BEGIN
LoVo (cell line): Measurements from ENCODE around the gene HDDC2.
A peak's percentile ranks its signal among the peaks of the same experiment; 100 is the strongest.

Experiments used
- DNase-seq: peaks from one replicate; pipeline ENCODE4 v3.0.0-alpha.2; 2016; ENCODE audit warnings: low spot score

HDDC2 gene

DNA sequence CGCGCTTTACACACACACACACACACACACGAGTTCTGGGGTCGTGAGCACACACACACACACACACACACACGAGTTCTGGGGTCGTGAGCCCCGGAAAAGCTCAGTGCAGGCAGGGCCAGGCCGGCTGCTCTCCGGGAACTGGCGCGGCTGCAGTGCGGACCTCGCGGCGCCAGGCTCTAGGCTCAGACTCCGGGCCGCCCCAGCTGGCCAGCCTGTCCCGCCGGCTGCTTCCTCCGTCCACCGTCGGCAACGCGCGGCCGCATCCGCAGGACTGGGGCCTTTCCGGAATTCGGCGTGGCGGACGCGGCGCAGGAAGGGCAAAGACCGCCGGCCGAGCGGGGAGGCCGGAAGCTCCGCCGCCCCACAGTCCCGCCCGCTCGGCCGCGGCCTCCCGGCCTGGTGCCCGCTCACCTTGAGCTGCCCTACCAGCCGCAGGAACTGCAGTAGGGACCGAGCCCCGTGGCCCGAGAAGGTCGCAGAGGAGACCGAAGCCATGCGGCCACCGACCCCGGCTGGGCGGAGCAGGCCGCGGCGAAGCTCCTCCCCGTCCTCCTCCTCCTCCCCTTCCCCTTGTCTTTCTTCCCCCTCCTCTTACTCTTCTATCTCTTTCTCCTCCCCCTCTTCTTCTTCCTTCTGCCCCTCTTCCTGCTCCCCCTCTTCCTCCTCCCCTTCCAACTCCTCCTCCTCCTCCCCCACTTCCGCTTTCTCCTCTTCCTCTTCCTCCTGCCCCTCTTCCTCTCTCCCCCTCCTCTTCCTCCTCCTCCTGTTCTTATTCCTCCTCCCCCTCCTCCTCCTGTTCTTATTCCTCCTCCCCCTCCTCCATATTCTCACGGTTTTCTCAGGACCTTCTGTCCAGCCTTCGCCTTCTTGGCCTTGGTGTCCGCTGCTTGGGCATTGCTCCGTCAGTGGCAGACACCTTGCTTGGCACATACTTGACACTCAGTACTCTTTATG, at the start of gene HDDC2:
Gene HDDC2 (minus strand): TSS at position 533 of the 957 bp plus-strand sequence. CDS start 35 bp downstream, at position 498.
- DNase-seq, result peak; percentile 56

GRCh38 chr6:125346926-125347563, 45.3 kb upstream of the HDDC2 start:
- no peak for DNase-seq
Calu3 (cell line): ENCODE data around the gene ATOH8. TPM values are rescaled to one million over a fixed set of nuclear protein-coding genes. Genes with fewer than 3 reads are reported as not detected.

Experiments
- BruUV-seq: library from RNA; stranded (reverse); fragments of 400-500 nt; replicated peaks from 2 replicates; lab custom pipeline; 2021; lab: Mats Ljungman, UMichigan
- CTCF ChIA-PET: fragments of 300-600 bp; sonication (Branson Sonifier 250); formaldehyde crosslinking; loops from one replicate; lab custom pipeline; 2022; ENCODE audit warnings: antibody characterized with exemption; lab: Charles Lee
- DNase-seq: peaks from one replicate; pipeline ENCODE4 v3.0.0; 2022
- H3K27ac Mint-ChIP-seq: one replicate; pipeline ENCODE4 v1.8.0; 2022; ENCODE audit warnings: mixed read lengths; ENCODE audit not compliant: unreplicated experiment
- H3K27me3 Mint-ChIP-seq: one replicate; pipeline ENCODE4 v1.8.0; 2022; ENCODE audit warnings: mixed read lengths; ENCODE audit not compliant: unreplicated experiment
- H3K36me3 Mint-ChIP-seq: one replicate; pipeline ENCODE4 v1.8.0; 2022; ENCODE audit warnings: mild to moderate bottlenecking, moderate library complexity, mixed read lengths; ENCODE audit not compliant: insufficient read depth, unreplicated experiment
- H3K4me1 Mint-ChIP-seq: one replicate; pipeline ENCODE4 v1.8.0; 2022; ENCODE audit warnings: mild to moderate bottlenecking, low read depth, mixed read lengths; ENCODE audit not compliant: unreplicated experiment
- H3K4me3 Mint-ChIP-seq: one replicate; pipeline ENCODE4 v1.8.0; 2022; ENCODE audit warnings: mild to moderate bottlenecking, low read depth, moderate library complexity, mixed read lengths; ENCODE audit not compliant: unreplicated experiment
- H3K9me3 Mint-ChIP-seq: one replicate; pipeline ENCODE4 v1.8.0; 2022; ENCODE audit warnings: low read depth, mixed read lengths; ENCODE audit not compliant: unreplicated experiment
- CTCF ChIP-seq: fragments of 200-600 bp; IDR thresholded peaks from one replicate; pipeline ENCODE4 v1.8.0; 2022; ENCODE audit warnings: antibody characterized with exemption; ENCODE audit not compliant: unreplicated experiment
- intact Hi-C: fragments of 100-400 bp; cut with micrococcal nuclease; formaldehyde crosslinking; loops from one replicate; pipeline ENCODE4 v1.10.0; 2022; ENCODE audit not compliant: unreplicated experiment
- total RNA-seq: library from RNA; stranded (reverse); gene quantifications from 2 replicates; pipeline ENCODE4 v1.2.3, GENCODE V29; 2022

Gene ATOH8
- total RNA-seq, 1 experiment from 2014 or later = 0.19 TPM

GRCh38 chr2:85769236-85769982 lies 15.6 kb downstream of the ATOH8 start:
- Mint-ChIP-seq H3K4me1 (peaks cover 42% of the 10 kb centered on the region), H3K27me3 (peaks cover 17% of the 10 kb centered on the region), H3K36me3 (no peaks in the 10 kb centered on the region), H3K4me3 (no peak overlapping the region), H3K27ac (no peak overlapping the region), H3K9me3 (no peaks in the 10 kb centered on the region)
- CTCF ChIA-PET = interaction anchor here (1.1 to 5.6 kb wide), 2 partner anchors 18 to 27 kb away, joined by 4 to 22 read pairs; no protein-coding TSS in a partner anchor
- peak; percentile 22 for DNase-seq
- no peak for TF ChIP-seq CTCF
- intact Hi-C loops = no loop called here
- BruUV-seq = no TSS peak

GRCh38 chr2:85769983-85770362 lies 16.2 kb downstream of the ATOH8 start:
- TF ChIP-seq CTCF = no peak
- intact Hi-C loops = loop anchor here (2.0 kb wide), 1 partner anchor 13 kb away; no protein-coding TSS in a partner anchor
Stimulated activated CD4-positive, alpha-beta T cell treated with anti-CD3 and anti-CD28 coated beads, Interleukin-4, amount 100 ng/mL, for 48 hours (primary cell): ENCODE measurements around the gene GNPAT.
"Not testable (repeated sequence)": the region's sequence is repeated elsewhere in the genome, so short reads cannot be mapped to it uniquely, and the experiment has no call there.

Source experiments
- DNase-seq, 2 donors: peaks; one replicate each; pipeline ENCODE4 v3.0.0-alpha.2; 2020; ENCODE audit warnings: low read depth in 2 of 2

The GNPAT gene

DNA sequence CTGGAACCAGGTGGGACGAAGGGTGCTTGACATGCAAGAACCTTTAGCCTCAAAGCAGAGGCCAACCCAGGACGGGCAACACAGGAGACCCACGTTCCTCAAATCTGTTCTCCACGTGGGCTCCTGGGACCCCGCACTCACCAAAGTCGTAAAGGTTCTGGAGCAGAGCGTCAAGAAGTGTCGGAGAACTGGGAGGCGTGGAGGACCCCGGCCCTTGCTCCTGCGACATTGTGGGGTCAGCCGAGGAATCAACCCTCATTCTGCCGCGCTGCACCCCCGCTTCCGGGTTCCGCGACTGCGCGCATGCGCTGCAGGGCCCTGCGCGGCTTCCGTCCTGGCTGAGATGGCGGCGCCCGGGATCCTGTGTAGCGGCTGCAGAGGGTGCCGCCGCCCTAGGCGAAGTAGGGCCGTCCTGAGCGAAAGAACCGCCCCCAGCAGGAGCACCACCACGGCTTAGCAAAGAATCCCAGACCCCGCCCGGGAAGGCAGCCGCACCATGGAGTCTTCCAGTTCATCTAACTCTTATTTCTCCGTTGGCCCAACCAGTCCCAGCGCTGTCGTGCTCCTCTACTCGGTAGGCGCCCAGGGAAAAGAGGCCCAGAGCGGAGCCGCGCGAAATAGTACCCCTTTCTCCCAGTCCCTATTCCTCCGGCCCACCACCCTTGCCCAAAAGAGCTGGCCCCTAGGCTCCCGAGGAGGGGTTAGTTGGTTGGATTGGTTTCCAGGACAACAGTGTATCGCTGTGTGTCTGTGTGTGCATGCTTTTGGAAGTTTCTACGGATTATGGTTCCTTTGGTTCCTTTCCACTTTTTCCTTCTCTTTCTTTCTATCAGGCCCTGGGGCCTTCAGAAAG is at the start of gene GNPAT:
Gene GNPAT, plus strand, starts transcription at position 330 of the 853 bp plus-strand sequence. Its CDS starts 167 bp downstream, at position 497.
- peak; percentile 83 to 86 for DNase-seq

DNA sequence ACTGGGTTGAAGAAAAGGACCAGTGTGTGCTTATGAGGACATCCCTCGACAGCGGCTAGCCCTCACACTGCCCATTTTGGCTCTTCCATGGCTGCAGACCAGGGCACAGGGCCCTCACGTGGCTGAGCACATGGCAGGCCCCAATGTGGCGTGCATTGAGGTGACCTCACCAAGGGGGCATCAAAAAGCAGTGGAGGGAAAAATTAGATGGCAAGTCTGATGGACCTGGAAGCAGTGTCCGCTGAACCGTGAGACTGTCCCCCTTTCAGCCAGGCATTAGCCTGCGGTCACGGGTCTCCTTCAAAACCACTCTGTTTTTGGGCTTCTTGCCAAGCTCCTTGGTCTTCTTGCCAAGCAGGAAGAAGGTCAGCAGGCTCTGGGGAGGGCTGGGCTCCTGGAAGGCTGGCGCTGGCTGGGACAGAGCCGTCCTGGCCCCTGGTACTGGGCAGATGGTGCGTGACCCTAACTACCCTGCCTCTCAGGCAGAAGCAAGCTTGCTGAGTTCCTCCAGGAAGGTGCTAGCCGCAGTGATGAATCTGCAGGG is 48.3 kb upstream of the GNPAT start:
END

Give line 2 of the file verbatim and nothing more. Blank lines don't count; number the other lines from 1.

A peak's percentile ranks its signal among the peaks of the same experiment; 100 is the strongest.